Katherine Gronberg is currently a Professor in the Practice of International Affairs at the Edmund A. Walsh School of Foreign Service at Georgetown University. She is the Chair of the Concentration in Global Business and Finance in the Masters of Science in Foreign Service program. Previously she was a consultant specializing in government relations, most recently as the head of her own firm, Gronberg Consulting, LLC. Earlier in her career, Ms. Gronberg served the United States Senate as Staff Director and Professional Staff on the Commerce, Justice, Science (CJS) Subcommittee of the Senate Appropriations Committee, where she was responsible for appropriations for several federal agencies, including the Department of State and the Broadcasting Board of Governors. She holds a B.A. from Yale University and an M.B.A. from the University of Virginia and was a Fulbright Scholar in Bologna, Italy.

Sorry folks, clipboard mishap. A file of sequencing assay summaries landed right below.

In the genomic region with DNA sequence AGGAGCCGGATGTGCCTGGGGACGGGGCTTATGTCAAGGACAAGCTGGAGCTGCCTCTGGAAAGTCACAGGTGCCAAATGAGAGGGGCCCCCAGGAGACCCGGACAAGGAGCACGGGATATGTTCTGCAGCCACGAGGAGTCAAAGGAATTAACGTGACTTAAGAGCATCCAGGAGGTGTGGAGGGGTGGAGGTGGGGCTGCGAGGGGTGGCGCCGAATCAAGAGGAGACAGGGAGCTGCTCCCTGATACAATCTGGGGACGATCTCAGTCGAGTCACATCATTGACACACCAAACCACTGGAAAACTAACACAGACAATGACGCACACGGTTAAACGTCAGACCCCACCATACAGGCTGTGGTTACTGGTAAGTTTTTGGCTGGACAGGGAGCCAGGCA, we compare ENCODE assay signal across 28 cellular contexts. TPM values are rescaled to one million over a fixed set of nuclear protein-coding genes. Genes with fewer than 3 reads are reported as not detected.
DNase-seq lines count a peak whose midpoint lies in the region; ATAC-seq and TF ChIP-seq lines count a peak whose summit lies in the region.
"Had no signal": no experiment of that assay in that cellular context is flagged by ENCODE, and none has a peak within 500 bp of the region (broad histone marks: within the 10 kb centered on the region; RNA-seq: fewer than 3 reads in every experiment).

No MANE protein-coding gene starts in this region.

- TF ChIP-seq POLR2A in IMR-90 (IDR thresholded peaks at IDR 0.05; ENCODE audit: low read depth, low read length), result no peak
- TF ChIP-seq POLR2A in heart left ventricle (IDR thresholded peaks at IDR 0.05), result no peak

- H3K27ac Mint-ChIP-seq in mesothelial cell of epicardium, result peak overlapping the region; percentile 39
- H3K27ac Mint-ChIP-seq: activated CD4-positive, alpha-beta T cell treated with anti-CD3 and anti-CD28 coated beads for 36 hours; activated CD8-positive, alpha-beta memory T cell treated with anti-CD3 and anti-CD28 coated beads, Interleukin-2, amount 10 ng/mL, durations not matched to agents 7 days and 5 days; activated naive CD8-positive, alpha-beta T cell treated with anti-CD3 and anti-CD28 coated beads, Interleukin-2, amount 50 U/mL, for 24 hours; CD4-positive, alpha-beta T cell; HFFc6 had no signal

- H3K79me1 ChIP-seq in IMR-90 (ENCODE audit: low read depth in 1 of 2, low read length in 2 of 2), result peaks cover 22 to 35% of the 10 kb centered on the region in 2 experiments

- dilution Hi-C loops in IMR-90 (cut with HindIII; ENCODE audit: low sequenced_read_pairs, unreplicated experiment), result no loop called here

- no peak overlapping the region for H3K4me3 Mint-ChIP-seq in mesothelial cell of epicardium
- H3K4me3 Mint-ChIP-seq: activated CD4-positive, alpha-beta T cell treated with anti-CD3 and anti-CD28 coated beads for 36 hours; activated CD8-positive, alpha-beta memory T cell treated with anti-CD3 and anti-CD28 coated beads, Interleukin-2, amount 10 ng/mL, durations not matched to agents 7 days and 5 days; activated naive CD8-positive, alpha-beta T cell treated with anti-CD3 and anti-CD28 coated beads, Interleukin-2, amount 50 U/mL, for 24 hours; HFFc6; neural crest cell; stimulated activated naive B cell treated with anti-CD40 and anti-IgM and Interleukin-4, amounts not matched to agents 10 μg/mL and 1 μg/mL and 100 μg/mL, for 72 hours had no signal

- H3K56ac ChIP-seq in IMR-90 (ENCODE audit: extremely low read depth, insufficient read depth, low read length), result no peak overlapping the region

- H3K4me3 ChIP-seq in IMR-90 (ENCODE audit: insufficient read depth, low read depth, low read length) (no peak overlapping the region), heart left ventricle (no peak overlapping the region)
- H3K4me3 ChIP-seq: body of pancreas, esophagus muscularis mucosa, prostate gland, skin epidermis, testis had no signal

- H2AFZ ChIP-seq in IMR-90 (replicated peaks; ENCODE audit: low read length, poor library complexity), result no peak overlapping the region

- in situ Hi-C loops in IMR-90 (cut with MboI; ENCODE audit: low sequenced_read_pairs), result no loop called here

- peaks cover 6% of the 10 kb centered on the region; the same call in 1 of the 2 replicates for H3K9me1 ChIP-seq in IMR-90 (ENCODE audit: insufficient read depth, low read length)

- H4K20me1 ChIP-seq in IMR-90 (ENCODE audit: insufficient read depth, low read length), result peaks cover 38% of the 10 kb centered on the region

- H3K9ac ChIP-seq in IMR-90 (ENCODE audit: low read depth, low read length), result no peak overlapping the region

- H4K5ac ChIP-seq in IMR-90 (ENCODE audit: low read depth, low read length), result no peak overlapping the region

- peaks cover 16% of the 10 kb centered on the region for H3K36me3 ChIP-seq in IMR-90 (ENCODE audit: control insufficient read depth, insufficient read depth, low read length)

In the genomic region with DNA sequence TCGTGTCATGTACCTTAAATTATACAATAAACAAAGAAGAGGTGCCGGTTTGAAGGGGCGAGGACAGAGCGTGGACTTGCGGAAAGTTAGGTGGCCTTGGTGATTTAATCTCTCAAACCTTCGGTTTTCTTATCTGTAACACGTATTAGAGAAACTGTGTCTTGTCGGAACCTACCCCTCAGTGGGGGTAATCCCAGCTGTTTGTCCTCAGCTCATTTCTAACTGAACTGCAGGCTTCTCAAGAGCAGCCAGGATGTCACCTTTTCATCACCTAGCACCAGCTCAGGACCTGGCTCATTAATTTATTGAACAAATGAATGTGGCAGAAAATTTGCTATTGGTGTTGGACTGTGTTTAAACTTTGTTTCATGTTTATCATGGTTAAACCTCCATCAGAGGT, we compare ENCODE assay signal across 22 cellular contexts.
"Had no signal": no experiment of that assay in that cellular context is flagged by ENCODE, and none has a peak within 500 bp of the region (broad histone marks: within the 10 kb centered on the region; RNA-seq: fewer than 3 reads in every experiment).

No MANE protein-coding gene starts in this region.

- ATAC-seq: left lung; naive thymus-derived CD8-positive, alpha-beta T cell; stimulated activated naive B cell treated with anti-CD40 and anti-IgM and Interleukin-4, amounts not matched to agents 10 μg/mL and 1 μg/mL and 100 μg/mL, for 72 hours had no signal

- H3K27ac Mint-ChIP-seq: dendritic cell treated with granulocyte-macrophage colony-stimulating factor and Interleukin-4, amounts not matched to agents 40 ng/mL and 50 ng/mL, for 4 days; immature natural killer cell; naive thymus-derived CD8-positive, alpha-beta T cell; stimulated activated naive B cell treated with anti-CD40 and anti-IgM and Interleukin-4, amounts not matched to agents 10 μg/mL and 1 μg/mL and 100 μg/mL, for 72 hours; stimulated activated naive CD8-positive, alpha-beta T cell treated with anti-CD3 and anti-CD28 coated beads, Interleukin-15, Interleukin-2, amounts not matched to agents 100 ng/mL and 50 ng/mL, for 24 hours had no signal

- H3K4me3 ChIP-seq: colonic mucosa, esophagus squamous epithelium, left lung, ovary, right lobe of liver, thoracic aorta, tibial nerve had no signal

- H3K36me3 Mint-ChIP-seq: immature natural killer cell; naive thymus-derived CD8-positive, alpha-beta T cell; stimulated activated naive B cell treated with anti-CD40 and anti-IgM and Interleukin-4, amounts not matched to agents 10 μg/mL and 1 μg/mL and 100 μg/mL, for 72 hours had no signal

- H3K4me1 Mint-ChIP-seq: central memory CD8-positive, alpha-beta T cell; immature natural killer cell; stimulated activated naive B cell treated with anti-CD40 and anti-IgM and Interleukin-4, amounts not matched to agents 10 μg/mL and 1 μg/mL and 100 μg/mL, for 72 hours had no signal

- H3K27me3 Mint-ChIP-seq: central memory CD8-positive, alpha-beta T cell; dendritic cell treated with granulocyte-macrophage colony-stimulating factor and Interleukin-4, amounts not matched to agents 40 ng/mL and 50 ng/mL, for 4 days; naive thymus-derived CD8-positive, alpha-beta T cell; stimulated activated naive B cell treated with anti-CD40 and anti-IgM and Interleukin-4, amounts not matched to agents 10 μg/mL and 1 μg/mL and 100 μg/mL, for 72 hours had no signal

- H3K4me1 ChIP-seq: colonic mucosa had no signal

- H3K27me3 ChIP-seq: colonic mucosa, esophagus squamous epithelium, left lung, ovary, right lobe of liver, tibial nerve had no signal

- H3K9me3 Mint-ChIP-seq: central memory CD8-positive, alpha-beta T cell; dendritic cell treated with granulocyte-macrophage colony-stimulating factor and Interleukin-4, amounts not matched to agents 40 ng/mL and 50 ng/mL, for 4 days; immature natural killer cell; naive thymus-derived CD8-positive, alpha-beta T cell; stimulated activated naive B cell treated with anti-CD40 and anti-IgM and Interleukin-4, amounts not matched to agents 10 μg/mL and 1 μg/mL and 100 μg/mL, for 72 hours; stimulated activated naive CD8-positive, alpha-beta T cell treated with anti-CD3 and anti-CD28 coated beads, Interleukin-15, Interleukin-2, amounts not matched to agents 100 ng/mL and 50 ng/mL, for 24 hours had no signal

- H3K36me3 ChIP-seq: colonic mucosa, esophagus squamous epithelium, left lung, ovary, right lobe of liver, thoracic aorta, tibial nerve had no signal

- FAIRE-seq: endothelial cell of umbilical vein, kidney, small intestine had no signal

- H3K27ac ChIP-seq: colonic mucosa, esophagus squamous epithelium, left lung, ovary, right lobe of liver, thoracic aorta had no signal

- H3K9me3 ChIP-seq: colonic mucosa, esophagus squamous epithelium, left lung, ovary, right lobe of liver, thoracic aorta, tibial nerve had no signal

Richard A. Detweiler (Rick) is the president of the Great Lakes Colleges Association, an organization of selective, independent, Midwestern U.S. colleges and universities. He is also the founder of the Global Liberal Arts Alliance, a coalition of 27 universities from 14 countries that works to strengthen learning in the tradition of the liberal arts and sciences. A social psychologist specializing in intercultural relations, he earned his PhD from Princeton University. He holds an appointment as a Foundation Fellow at Oxford University’s Harris Manchester College and is President Emeritus of Hartwick College. Previously he was a distinguished fellow at the Council on Library and Information Resources in Washington, D.C.; president and professor of psychology at Hartwick College in New York; and vice president and professor of psychology at Drew University in New Jersey. Professionally he has been an active researcher, consultant, and author in higher education, institutional planning, intercultural relations, international education, and psychology. He has published dozens of articles related to higher education, psychology, and intercultural relations, and speaks frequently on issues related to the future of higher education in a global context. He was a founding dean of the Frye Leadership Institute at Emory University, the recipient of a Carnegie Mellon University/AMS Award for leadership in the innovative use of computer and communications technology, an award from the American Council on Education for leadership in internationalization through technology, is on the Board of Trustees of Sterling College of Vermont, and has served as a board member of many higher education organizations.